With that experience fresh in my mind a year later, the forecasted arrival of another big storm and the possibly of being without power again, meant preparing for that worst-case scenario.  And that meant making sure we had things to eat that did not require power (or opening the fridge).  I wanted something that was going to be a bit healthier and heartier than cake, and I love cranberries, so when I found this Cranberry Nut Bread recipe in my Bundt Cookbook, I thought it would be perfect.

The recipe actually called for cranberry-orange relish, but I just substituted a cup of sliced cranberries instead. The final step of the recipe struck me as strange, "When cool, wrap bread tightly in plastic wrap or aluminum foil and store overnight before slicing."  I am really curious why they want you to do that, but I wasn't about to follow that step.  I will say this, after the first day, the consistency of the bread was  a little weird.  Kind of like it started going stale pretty quickly, but not exactly that.  I don't know if following the wrap-and-store-overnight step would have prevented that.  I also don't know if the bread would have simply benefitted from being kept in foil (or plastic wrap), rather than in the Tupperware cake taker I always use for my bundt cakes.

I'm not sure I'd make this bread in the future, but it was fun to give it a try.  I've had other cranberry breads that I've liked better.  I think I might just find another cranberry bread recipe, and perhaps try it in the bundt pan, in the future.  This one was really good the first day, though.

Here's the recipe:

3 cups sifted flour
3 teaspoons baking powder
1/2 teaspoon baking soda
1 teaspoon salt
1/2 cup butter
2/3 cups sugar
1 egg
3/4 cup milk
1 cup cranberry-orange relish (Though as I mentioned, I just used a cup of sliced cranberries--I had some frozen.  If you have frozen cranberries you want to use, don't bother to defrost them, just slice 'em in half and throw them in.  If you want a cranberry-orange flavor, then just put in some orange zest.  A tablespoon or two should do it.)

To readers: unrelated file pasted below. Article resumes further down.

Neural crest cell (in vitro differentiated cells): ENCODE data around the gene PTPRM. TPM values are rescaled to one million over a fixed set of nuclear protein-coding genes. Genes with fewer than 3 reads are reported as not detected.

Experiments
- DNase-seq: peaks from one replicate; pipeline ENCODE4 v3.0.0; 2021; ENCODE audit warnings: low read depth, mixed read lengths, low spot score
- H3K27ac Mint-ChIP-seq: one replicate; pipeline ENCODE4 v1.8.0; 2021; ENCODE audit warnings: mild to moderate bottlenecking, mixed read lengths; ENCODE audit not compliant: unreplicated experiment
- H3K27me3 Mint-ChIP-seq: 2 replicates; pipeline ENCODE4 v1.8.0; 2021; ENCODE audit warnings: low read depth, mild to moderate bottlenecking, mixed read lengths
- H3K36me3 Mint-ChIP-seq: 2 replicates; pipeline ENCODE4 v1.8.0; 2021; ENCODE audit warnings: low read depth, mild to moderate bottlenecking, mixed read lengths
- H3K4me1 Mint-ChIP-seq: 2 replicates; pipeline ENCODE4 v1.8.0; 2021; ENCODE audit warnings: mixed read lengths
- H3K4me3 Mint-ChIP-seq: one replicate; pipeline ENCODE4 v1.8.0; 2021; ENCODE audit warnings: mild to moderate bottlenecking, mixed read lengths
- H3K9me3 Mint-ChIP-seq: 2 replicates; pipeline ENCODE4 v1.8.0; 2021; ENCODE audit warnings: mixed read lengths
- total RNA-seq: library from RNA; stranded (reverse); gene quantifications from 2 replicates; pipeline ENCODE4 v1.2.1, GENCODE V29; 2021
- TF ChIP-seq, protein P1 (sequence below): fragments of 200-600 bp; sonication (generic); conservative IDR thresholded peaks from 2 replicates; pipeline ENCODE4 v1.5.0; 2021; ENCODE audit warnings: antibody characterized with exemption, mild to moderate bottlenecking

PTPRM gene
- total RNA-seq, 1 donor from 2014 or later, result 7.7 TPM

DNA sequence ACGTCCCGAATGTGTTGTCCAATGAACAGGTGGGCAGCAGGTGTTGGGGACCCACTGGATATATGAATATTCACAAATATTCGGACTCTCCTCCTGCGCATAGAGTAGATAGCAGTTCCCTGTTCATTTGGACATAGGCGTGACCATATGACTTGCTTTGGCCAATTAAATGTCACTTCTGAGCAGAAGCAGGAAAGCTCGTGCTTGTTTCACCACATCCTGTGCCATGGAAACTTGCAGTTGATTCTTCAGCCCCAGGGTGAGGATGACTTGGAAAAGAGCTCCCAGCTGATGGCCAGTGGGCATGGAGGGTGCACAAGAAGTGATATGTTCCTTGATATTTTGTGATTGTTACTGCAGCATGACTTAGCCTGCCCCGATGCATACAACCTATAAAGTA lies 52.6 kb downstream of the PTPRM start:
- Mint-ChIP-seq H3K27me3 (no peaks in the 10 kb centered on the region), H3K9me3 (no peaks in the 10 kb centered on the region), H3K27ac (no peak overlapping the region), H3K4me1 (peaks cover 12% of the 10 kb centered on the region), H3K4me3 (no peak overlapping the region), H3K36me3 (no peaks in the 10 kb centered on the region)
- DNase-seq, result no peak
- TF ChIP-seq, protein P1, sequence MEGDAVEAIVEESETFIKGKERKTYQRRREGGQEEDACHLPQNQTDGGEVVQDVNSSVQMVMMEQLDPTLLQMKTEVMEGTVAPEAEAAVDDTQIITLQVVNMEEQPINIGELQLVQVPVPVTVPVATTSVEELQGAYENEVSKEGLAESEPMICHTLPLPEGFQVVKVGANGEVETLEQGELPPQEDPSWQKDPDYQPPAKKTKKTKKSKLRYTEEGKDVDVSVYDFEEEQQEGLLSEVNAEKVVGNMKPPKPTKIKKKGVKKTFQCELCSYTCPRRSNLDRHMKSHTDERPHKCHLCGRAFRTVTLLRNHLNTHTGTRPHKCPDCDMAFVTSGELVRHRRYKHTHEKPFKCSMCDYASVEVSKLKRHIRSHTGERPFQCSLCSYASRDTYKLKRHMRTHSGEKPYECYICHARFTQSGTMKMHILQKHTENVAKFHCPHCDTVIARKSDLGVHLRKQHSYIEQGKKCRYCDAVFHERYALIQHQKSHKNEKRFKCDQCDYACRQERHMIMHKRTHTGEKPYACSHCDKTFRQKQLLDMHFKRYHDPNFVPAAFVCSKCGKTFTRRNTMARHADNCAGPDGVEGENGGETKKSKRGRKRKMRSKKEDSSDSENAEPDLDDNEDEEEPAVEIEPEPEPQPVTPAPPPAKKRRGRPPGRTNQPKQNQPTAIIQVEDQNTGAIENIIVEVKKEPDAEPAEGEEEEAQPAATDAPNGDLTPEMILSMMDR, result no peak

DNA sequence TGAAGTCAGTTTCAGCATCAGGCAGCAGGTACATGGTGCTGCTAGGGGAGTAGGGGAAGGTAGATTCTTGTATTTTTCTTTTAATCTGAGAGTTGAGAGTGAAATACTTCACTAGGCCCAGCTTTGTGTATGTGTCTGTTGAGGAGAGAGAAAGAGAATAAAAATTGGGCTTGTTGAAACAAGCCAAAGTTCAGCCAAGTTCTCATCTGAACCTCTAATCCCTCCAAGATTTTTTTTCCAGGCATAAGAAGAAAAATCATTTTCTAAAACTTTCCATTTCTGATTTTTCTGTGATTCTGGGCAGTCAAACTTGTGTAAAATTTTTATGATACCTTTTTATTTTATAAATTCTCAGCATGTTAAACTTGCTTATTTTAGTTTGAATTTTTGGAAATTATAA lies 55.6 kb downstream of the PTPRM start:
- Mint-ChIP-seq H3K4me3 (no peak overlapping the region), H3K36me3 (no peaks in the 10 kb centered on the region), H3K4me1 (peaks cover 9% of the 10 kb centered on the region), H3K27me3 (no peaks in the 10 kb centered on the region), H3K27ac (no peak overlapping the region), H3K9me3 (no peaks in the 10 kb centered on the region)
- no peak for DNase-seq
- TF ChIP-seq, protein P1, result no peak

1 cup chopped pecans (other nuts would work too)

Sift together flour, baking powder, baking soda, and salt.
In a large bowl, cream butter and sugar until blended.
Add egg to butter mixture and mix well.
Add sifted dry ingredients and milk alternately to butter mixture; mix thoroughly.
Stir in cranberry relish (or sliced cranberries and orange zest, if using) and pecans.
Bake in a greased and floured (I just use baking spray) 10 or 12-cup Bundt pan at 350 degrees for 40-45 minutes or until bread tests done.
Cool in pan 10-15 minutes; turn out on wire rack to complete cooling.
When completely cool, wrap bread in plastic wrap or aluminum foil and store overnight before slicing.

As I mentioned in my mini-post on this, I had chosen my "wave" bundt pan, as I think of it (but which is actually Nordic Ware's Heritage bundt pan) because since this was a bread, there was definitely not going to be any glaze (which I think of working less well with this shape bundt).  What I didn't realize, until I turned it out of the pan, is how appropriate it was for a bread made in anticipation of a hurricane.  See:

There is a 100% chance of cranberries and pecans.
In any case, we were lucky and the storm wasn't so bad for us--no loss of power or downed tree limbs on our house.  So, I'm crediting the hurricane bread.

Sunday, January 20, 2013

Bundt #2 of BCS5: Caramel Apple Cake

Baked on October 14, 2012

Our local neighborhood association had its annual meeting on October 14th.  Part of the meeting included an "apple fest" where folks were to bring an apple dish.  Clearly, I had only one option, which was to make an apple bundt cake.  My first destination for a recipe was my favorite bundt cookbook, Kiss My Bundt by Chrysta Wilson, but sadly, no apple cake recipes were to be found there.  So, my next stop was the old school Bundt Cookbook put out by the originators of the bundt pan, Nordic Ware.  There, I was drawn to the Caramel Apple Cake.  And so, it was decided that was the cake I was bringing to the annual meeting.